Clint Eastwood’s “American Sniper” has surpassed all box office expectations this month. During a time of year that’s normally quiet for movie theaters, the film raked in $105 million over the holiday weekend, making it the largest-ever opening for an R-rated movie or a drama.
The movie stars Bradley Cooper as Chris Kyle, a US Navy SEAL and elite sniper who later wrote a best-selling book by the same name about his tours in Iraq.
Its success continues a trend that began earlier last year with "Lone Survivor," another based-on-a-true-story film about Navy SEAL exploits. But while it's a hit with audiences and critics, earning six Oscar nominations, “American Sniper" is also accused of glorifying war and whitewashing history — and Kyle's views.
So where do Americans stand on war films today? Are they finally able to more deeply examine the consequences of the Iraq War?
“There was a tremendous curiosity in America to understand this war and try to understand what it was like to fight in this war, and what the point of this war was,” says Robert McKee, an author and lecturer on the art of story on film.
That's nothing unique to modern wars, of course. “Many years ago, ‘Apocalypse Now’ raised the same sort of big questions in America’s minds about Vietnam," McKee says, "but it doesn’t answer them very well."
"American Sniper" does try to grapple with deeper issues, which McKee thinks is part of its appeal. "I think one of the reasons for the success of ‘American Sniper’ is it does try its best to somehow sort out morality," he says.
But it does so from a perspective that's fairly new. Iraq and Afghanistan were wars in which special operations troops played a much more public role than in previous years, earning both adulation and media attention. Films and shows like "American Sniper," "Zero Dark Thirty" and HBO's "Generation Kill" have reflected that.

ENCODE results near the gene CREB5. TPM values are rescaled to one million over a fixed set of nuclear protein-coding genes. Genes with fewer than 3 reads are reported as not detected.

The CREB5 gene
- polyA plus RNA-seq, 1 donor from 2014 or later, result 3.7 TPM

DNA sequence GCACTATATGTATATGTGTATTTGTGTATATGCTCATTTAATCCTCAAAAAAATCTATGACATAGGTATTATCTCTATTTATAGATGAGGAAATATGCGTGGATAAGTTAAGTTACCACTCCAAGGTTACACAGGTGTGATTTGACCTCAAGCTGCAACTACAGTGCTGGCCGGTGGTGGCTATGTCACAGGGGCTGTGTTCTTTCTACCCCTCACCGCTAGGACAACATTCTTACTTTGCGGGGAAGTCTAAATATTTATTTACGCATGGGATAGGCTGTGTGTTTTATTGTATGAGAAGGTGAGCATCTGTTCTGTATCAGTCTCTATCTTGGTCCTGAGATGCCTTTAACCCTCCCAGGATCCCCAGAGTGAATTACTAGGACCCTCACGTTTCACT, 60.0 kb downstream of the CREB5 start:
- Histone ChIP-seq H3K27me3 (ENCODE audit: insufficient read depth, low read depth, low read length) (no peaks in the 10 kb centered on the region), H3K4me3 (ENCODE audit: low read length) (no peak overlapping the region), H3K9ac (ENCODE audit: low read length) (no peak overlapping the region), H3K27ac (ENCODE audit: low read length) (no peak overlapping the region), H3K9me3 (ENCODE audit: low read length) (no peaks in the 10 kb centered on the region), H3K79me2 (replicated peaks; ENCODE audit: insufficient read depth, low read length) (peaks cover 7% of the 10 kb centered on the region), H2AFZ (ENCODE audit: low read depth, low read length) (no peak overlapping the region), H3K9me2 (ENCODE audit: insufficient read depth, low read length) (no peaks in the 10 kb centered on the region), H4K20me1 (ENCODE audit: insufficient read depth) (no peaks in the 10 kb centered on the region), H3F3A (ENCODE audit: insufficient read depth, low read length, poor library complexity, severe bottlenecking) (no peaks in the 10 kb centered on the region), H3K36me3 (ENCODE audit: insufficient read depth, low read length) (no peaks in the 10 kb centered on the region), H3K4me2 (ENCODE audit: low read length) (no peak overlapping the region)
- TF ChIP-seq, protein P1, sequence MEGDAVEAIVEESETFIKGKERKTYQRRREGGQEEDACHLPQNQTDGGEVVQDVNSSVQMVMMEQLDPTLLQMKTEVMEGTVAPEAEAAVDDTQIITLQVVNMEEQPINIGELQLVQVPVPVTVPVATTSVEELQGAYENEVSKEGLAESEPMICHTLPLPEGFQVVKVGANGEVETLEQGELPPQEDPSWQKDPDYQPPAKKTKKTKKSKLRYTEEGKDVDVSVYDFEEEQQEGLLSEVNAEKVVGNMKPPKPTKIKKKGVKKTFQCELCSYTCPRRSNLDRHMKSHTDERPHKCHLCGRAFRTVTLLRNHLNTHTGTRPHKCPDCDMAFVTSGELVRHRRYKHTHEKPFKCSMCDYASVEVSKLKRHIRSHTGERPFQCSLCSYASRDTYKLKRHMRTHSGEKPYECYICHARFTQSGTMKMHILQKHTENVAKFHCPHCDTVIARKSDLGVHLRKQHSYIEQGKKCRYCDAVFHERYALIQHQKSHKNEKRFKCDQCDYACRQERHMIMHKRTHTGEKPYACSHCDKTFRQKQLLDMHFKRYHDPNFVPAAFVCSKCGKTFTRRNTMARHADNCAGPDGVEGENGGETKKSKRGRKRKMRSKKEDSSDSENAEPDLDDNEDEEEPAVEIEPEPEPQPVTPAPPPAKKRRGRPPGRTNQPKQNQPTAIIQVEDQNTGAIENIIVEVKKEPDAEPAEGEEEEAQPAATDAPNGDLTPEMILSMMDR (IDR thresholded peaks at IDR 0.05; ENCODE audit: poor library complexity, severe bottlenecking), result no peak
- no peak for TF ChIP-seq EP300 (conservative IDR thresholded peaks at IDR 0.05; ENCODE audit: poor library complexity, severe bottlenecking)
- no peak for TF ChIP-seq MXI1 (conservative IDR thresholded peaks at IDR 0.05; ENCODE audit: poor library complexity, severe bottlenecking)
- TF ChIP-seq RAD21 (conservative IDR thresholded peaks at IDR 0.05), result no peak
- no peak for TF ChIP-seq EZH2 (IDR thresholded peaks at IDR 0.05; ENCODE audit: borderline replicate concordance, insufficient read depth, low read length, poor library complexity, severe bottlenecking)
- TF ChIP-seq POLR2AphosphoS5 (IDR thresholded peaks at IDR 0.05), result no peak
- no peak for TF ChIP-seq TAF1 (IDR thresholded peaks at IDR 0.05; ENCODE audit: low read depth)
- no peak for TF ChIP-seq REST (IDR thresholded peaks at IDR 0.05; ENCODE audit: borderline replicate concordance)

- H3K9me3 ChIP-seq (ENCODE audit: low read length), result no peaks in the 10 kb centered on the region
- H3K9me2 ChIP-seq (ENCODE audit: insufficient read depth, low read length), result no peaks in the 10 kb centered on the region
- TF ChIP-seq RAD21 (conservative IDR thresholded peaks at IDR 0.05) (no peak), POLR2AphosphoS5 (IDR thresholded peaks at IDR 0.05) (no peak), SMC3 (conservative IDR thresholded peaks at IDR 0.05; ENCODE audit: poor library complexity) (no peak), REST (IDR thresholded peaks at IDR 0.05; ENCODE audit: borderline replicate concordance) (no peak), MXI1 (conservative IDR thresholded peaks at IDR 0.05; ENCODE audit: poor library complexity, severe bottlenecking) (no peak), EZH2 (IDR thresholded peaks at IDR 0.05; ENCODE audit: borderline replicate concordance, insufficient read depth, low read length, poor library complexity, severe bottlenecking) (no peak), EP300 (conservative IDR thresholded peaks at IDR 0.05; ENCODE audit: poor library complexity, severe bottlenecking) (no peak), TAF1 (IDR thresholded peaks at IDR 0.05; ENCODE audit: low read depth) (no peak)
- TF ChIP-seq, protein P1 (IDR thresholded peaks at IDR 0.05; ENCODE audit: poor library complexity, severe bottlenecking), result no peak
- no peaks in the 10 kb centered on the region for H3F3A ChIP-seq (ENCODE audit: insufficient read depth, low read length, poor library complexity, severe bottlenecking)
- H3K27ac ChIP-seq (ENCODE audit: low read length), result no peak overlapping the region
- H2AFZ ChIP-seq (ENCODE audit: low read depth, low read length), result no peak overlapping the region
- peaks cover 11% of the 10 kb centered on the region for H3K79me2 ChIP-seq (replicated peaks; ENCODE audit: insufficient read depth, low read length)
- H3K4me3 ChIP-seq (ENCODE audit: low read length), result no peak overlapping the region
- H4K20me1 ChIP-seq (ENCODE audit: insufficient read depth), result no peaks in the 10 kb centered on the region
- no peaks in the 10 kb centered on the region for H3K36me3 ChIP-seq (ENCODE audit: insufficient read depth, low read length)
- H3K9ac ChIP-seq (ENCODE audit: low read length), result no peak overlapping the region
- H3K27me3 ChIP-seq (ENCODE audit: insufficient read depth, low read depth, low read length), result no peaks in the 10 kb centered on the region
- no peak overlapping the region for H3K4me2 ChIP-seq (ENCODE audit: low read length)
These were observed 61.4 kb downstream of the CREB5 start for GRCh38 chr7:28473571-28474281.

So while men like Cooper's character are now revered parts of an elite force, that wasn't always the case. "In the past, the notion of being a sniper always had a negative connotation," McKee points out.
“It just always seemed somehow unfair — the sniper cannot be seen and [they’re] killing people in plain view who are unaware,” he says. “That always had an unheroic connotation to it. To turn that into a positive is, in a sense, one way to rationalize America in the Middle East. There’s a lot of negative feelings throughout the country from 9/11. This film tries to sort the good from the evil.”
McKee also believes “American Sniper” has been a success because of the film’s title. Unlike “The Hurt Locker” or “Fury,” the title of Eastwood’s film tells consumers what to expect without ever seeing a trailer or movie poster.
“The marketing of this film was brilliant, starting with the title,” McKee says. “That kind of clarity of marketing sets an audience up to sit down and get into exactly what it’s about — titling films is an often overlooked art.”
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